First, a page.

The answer is that they both share the characteristics of realism. In the case of Animal Crossing: New Leaf, this is the connection of a virtual world to the real world. The main attraction of this game for a player is the offering of reassuring predictability; a carefully crafted, controlled experience. However, within this bastion of security, the developers have injected the unpredictable element of realism through the concept of “luck”. Animal Crossing: New Leaf, despite all its cartoonish characters and settings, pulls us into a sense of reality by inserting random real-life events into the game.

One such injection is the fact that “bad luck” can be attributed to the character without the player’s knowledge, causing the character to continually trip or fall, thus irrationally affecting its expected playability. The seemingly inconsequential act of stumbling transports the player out of their comfort zone and into a pocket of challenging reality, propelling the player back into the reality of the unpredictable real world.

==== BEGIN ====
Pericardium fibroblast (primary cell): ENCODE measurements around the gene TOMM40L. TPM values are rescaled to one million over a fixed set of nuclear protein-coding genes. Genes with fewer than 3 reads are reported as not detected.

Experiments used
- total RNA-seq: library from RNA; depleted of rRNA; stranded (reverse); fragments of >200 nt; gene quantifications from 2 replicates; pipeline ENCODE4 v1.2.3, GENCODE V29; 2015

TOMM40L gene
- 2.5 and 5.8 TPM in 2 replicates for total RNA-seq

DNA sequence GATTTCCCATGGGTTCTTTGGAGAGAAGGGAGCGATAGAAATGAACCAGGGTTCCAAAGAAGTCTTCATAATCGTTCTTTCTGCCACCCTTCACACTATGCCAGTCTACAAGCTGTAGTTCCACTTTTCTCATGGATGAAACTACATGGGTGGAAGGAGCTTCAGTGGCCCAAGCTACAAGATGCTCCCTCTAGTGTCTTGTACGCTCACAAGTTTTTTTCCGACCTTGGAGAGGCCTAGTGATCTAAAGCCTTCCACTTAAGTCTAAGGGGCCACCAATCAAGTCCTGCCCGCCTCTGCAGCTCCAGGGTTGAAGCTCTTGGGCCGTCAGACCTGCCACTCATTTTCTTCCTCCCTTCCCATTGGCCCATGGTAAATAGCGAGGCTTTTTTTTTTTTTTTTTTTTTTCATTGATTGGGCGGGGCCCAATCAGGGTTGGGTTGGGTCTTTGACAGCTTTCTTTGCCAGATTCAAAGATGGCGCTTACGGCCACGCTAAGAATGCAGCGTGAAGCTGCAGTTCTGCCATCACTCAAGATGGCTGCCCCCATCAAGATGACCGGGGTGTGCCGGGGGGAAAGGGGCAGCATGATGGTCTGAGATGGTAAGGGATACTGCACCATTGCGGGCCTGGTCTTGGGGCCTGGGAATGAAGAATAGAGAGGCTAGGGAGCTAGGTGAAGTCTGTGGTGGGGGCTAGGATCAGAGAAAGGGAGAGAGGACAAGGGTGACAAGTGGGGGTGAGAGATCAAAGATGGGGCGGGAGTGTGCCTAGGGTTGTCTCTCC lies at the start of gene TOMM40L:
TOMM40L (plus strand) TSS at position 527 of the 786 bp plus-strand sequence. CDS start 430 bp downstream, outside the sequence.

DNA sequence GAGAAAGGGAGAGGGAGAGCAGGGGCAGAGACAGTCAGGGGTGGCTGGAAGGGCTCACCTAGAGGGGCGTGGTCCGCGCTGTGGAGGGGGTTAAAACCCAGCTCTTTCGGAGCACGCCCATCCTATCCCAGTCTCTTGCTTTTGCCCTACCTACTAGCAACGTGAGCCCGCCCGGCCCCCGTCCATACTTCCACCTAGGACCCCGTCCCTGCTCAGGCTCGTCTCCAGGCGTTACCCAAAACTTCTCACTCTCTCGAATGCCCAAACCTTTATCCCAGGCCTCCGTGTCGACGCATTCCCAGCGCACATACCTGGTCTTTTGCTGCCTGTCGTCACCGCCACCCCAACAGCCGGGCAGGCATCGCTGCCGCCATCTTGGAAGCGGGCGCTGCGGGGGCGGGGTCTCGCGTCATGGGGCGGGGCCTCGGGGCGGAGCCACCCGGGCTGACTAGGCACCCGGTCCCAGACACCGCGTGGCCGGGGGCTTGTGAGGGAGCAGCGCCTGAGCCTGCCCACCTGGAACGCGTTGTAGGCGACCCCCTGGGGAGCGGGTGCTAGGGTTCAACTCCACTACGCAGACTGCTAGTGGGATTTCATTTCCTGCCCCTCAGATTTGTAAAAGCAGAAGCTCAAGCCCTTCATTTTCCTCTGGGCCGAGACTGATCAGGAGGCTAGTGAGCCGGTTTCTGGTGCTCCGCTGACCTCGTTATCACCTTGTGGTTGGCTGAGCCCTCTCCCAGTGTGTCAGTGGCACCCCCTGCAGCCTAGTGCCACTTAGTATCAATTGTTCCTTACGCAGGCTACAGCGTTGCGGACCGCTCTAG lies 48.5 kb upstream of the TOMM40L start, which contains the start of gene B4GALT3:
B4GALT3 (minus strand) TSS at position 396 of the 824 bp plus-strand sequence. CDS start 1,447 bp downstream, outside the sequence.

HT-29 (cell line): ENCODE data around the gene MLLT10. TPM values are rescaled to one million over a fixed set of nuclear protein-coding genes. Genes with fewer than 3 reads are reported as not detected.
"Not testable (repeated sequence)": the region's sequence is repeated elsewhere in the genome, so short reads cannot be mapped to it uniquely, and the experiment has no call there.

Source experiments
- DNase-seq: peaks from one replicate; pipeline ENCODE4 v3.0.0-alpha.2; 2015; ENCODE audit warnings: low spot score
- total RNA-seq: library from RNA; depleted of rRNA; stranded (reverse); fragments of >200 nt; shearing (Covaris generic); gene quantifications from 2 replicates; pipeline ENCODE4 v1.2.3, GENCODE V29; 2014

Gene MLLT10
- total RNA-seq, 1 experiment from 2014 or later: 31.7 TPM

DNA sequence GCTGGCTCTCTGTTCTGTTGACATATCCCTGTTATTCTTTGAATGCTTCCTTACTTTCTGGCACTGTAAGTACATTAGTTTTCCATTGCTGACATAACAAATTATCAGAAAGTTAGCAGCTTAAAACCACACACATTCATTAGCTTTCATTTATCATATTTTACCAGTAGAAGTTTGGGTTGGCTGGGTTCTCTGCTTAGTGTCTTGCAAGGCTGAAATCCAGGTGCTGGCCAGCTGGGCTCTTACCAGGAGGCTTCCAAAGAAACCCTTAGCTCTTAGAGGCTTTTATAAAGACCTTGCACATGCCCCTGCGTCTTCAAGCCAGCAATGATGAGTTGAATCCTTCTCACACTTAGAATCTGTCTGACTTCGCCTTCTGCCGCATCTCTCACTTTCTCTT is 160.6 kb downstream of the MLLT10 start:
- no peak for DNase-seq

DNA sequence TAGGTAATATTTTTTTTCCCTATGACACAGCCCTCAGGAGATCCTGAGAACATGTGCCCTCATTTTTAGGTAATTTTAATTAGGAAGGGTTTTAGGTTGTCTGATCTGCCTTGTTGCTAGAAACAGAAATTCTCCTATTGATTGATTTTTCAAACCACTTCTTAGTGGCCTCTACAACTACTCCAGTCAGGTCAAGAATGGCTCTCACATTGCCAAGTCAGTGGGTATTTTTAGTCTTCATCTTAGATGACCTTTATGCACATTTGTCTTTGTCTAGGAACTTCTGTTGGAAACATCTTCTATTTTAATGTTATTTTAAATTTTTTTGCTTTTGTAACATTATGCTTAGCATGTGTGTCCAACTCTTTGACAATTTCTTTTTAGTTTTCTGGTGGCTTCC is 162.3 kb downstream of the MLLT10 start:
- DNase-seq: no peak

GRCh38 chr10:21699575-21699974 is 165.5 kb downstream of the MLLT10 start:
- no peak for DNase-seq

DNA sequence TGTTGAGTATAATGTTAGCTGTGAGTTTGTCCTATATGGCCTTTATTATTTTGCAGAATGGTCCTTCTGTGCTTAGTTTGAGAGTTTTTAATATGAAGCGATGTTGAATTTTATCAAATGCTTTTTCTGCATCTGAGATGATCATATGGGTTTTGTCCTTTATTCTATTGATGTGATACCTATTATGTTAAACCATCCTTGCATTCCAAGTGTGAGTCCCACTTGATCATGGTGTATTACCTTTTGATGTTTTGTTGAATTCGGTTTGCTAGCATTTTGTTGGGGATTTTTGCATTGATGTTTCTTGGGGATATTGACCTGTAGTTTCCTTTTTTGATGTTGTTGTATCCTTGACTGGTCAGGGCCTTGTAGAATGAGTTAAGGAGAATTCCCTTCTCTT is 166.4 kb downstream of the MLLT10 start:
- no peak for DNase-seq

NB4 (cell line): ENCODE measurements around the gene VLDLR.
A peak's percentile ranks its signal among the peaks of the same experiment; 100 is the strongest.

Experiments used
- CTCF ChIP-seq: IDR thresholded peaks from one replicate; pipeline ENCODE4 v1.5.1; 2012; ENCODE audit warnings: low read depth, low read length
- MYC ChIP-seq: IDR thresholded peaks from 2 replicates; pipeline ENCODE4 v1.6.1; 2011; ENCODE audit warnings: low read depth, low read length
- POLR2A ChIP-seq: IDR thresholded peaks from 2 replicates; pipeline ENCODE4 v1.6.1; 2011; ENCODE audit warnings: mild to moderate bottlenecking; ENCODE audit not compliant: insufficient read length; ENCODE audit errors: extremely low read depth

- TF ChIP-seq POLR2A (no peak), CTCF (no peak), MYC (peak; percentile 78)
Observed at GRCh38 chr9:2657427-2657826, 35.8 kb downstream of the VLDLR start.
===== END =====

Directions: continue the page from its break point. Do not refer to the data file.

This duality is found in many video games; the promise of player escapism coupled with an unexpected, hidden layer of reality.

Sometimes, however, the element of realism can be taken too far. Far Cry 2 has been derided by gamers for its slavish commitment to realism, while using overtly non-realistic ideas in parts of the game. For example, the game keeps reminding you that the playable character needs antimalarial medication, while on the other hand it also employs the obviously imaginative concept of fixing bullet holes in a jeep with a wrench! This game highlights the difficulties game developers face when trying to achieve realism, yet still achieve the fantastical nature of video games themselves.